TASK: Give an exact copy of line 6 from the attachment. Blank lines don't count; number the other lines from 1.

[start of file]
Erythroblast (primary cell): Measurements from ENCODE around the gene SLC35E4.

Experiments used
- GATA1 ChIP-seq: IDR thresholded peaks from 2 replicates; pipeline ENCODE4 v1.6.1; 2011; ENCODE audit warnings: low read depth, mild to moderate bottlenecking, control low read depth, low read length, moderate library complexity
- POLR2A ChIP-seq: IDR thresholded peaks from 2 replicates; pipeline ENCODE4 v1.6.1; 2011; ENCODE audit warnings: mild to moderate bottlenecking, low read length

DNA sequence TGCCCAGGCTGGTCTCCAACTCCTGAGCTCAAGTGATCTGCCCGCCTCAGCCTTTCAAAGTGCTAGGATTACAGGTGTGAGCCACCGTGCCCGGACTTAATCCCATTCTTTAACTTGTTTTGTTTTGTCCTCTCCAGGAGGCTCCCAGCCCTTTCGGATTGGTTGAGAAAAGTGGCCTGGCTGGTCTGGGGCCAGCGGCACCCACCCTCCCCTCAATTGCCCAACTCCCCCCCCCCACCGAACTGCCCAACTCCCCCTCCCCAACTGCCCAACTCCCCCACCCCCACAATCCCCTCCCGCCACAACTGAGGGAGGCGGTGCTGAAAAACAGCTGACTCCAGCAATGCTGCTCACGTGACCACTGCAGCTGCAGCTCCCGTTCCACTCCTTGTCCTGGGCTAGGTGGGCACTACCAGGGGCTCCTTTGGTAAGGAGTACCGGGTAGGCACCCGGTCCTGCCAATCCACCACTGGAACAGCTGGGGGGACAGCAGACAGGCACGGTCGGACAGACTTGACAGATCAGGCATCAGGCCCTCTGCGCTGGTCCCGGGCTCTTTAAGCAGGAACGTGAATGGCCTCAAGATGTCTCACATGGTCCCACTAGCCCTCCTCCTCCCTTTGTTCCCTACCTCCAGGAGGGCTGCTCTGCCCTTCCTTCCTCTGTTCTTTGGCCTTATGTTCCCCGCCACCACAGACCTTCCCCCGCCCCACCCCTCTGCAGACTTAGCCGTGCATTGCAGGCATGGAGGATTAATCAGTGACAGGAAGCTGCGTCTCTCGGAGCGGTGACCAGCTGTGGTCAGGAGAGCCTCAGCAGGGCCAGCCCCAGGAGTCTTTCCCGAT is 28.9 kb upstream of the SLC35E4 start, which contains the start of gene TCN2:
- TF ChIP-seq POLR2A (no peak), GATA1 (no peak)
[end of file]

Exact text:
- TF ChIP-seq POLR2A (no peak), GATA1 (no peak)